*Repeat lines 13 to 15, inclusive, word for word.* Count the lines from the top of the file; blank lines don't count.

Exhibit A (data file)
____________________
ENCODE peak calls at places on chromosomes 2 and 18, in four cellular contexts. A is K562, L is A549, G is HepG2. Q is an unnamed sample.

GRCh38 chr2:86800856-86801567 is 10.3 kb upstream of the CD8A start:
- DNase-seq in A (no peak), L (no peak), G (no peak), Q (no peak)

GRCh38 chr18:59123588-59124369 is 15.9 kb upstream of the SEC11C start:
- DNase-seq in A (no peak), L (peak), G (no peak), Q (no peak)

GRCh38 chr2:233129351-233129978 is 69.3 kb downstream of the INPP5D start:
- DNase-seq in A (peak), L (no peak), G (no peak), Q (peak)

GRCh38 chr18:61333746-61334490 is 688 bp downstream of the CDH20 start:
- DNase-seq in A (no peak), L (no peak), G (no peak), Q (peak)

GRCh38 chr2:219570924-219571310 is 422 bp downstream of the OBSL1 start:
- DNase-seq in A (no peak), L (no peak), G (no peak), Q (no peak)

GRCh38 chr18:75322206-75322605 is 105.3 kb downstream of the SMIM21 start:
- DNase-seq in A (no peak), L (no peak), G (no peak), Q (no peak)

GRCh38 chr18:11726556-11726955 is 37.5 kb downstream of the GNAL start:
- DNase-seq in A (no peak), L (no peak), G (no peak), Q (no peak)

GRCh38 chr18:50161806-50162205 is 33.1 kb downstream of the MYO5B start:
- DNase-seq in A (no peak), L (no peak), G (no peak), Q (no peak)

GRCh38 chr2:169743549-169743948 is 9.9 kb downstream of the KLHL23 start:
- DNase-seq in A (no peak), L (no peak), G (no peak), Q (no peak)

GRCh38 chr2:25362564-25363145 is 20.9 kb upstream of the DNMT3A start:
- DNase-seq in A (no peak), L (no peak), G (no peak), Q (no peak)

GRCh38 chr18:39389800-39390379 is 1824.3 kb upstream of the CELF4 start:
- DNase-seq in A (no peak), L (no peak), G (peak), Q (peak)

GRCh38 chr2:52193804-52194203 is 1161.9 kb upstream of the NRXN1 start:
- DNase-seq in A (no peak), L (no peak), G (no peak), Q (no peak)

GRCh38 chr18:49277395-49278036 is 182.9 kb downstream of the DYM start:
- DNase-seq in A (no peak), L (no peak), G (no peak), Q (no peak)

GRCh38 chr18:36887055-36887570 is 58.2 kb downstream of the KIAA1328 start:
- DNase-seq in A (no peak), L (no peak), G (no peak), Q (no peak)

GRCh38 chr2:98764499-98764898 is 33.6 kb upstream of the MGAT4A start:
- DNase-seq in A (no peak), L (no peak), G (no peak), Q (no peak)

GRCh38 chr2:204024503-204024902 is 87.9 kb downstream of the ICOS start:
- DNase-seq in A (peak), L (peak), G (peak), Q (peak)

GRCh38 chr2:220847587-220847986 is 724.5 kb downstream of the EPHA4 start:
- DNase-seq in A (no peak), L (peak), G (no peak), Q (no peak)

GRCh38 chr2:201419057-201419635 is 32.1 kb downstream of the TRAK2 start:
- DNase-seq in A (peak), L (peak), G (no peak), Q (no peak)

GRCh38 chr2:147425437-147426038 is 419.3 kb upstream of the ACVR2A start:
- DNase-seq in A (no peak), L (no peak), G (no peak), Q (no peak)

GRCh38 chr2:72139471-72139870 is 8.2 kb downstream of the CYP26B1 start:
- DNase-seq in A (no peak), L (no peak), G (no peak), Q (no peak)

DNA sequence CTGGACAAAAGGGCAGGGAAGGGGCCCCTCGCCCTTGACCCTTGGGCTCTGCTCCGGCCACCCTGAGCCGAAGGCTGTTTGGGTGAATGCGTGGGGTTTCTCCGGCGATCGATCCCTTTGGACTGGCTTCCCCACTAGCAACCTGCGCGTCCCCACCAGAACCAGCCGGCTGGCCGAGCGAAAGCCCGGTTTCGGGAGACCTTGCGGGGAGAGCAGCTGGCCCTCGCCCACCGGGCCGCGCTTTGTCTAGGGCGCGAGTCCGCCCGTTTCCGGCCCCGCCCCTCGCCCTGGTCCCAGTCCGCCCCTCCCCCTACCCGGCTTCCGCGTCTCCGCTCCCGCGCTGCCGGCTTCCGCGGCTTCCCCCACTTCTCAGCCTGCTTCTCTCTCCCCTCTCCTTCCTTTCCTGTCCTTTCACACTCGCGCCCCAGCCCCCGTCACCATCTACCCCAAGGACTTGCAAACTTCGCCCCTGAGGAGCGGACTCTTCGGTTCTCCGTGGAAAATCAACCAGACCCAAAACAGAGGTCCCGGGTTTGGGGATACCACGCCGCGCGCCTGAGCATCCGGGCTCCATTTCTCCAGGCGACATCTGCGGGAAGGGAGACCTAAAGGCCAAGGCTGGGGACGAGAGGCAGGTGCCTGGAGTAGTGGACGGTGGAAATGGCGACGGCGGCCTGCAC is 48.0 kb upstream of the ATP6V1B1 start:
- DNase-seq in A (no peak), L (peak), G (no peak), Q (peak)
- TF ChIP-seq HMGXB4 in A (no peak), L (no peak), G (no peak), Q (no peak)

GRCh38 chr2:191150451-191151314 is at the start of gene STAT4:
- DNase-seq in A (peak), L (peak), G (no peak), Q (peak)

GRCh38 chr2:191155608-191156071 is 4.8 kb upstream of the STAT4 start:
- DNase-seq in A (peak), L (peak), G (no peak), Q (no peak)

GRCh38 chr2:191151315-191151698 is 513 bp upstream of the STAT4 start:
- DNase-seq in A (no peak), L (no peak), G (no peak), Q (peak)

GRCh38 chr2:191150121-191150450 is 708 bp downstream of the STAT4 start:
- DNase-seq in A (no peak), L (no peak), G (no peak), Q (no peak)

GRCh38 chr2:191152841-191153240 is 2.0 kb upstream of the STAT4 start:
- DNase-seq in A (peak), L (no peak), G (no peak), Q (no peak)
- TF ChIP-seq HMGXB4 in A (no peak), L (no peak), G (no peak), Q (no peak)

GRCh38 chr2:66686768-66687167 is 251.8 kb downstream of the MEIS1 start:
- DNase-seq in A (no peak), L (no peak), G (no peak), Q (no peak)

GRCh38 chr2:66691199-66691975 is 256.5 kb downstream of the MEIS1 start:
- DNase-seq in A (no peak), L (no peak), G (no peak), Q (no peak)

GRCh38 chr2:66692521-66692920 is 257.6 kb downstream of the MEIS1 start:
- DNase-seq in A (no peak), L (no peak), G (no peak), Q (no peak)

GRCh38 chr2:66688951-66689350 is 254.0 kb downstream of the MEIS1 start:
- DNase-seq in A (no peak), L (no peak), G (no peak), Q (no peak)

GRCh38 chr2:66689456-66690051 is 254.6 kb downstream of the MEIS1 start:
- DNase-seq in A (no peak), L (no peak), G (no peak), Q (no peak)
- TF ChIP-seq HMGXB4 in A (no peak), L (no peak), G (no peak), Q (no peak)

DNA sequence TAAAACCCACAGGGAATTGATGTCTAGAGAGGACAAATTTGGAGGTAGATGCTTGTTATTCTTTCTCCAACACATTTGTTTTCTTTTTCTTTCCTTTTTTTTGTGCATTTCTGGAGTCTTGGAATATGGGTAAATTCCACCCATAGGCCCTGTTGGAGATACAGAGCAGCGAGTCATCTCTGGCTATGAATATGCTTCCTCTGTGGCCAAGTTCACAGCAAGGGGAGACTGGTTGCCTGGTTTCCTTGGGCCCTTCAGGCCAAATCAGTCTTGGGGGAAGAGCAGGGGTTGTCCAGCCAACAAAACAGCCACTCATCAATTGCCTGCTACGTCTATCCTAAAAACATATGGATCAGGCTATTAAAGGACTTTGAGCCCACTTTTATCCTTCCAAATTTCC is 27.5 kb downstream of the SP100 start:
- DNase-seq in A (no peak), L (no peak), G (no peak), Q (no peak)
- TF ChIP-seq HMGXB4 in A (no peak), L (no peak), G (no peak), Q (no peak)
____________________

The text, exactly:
- DNase-seq in A (no peak), L (no peak), G (no peak), Q (no peak)

GRCh38 chr18:11726556-11726955 is 37.5 kb downstream of the GNAL start:
- DNase-seq in A (no peak), L (no peak), G (no peak), Q (no peak)